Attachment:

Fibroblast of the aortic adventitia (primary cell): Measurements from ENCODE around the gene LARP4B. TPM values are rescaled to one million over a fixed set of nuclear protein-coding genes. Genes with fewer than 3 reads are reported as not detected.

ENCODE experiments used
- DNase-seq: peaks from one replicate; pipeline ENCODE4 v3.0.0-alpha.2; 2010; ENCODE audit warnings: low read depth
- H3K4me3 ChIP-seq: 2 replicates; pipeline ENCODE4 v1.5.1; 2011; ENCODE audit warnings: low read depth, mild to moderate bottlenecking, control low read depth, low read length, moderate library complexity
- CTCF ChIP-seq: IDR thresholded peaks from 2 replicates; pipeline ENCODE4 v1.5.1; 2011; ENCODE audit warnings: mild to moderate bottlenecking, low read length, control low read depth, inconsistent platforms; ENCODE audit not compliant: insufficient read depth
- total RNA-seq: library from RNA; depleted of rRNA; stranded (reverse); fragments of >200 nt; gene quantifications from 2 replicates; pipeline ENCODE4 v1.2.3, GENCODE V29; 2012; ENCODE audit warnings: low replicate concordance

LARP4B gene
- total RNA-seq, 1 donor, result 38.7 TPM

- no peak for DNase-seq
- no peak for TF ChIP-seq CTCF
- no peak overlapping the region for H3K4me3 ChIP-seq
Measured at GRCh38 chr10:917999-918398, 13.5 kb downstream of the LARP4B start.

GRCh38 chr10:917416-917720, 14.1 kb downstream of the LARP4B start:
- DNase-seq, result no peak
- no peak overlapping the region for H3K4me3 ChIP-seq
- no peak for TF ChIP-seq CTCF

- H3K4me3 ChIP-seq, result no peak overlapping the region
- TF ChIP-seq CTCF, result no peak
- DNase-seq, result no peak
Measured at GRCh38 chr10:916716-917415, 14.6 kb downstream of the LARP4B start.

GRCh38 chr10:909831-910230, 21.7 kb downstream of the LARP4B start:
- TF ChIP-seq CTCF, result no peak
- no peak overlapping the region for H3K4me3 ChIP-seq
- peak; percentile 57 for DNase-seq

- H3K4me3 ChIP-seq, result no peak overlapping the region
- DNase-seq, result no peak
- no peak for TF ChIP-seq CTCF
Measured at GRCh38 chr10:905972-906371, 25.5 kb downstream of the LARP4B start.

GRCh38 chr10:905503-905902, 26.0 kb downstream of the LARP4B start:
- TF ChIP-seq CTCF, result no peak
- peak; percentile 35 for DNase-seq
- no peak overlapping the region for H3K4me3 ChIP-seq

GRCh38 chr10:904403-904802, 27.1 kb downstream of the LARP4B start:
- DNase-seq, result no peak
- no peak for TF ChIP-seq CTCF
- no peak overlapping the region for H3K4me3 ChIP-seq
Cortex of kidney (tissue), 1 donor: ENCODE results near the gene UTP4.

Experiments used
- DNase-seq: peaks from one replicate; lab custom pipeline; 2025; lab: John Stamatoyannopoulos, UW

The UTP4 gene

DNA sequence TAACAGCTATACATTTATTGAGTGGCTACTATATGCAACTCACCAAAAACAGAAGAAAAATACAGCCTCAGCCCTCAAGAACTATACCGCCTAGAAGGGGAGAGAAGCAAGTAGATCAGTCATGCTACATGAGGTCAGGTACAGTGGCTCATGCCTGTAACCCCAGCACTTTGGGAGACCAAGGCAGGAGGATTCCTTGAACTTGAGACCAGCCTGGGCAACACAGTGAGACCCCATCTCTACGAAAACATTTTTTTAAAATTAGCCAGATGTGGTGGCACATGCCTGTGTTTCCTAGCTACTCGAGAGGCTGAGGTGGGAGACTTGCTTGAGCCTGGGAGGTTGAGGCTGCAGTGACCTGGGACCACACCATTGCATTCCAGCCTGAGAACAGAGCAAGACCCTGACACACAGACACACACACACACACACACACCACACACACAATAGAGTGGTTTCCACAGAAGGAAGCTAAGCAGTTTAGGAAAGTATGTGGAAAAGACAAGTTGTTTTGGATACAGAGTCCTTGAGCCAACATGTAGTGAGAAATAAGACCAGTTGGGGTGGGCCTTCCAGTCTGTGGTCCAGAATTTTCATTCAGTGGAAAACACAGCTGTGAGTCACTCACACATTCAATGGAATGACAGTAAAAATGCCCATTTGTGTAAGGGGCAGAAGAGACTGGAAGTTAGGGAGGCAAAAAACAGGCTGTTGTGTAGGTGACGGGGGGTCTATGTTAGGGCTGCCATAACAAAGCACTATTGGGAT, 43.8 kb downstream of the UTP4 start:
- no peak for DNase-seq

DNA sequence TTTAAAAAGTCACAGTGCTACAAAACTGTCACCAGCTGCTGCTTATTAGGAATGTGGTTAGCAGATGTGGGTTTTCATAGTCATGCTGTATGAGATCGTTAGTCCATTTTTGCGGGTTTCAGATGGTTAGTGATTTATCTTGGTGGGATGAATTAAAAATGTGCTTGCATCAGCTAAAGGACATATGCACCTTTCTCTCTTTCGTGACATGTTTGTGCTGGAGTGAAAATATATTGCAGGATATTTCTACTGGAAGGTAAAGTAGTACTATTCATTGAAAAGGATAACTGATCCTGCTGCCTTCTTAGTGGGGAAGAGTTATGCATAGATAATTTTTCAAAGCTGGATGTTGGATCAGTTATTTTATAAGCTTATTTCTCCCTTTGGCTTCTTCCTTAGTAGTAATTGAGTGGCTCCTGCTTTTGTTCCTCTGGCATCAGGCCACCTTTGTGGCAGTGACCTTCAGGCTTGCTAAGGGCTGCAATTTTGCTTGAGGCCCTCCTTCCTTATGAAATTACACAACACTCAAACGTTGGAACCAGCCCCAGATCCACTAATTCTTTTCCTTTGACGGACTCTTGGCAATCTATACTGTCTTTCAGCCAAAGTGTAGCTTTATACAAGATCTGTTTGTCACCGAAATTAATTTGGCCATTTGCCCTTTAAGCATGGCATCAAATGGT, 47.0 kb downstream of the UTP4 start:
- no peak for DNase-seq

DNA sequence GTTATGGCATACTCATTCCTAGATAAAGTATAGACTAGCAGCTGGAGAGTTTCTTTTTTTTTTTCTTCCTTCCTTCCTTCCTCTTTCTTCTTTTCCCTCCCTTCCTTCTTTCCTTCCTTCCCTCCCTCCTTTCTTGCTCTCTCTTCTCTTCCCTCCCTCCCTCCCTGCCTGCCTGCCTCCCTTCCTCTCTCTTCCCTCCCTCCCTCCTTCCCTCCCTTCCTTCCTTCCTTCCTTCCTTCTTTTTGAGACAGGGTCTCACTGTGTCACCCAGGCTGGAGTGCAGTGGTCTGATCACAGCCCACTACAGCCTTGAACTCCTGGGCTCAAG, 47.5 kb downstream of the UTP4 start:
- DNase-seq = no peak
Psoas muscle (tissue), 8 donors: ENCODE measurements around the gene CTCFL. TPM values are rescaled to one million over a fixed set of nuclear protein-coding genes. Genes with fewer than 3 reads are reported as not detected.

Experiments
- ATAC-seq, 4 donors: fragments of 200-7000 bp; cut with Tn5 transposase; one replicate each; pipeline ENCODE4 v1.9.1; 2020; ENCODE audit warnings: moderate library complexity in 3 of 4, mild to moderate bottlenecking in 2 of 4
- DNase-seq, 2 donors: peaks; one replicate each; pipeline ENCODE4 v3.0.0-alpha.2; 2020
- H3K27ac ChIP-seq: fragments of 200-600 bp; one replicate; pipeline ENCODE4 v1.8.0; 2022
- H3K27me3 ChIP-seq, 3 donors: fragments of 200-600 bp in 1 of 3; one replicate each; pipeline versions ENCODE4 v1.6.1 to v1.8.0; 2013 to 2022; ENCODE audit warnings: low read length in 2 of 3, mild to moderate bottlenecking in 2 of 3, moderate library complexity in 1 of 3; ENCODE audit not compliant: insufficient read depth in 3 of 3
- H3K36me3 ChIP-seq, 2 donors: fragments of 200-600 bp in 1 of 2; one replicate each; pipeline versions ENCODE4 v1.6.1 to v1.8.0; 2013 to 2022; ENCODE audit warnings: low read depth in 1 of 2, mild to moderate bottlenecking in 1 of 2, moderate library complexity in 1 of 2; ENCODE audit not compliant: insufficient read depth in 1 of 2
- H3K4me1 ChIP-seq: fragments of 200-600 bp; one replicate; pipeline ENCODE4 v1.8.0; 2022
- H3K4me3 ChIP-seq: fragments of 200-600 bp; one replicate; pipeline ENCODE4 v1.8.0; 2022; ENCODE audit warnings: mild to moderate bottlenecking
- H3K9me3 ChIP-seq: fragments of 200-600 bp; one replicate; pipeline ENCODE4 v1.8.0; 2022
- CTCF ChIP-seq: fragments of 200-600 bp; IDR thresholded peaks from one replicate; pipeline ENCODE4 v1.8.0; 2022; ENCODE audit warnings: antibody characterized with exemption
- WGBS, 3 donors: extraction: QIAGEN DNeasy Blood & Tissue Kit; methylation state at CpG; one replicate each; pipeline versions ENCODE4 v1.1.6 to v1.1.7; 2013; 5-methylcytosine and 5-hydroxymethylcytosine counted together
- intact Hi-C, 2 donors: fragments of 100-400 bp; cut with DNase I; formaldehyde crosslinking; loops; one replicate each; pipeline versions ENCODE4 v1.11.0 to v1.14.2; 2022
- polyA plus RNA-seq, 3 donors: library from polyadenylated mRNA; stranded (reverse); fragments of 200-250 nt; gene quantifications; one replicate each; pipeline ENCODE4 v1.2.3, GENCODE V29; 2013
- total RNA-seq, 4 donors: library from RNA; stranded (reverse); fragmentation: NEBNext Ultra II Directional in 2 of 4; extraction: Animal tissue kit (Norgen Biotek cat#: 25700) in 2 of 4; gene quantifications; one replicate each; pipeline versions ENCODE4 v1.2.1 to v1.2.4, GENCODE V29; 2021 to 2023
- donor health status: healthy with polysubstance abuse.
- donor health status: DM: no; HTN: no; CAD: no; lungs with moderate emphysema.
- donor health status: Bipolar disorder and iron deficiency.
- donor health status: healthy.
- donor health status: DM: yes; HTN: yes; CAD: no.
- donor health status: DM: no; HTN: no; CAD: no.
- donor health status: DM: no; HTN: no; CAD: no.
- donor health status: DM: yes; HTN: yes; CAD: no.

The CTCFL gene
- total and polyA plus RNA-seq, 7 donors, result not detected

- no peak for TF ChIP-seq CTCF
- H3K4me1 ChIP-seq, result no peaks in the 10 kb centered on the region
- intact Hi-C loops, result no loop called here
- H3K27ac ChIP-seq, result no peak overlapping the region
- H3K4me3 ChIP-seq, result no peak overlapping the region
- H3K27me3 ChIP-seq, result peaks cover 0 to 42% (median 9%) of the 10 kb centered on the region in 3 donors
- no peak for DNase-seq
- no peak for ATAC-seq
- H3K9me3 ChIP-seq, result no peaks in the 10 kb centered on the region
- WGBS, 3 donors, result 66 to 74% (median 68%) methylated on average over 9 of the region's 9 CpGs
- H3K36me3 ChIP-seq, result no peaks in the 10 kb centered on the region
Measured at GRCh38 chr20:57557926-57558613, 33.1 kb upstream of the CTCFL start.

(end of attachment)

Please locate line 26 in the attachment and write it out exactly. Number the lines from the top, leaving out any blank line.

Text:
- DNase-seq, result no peak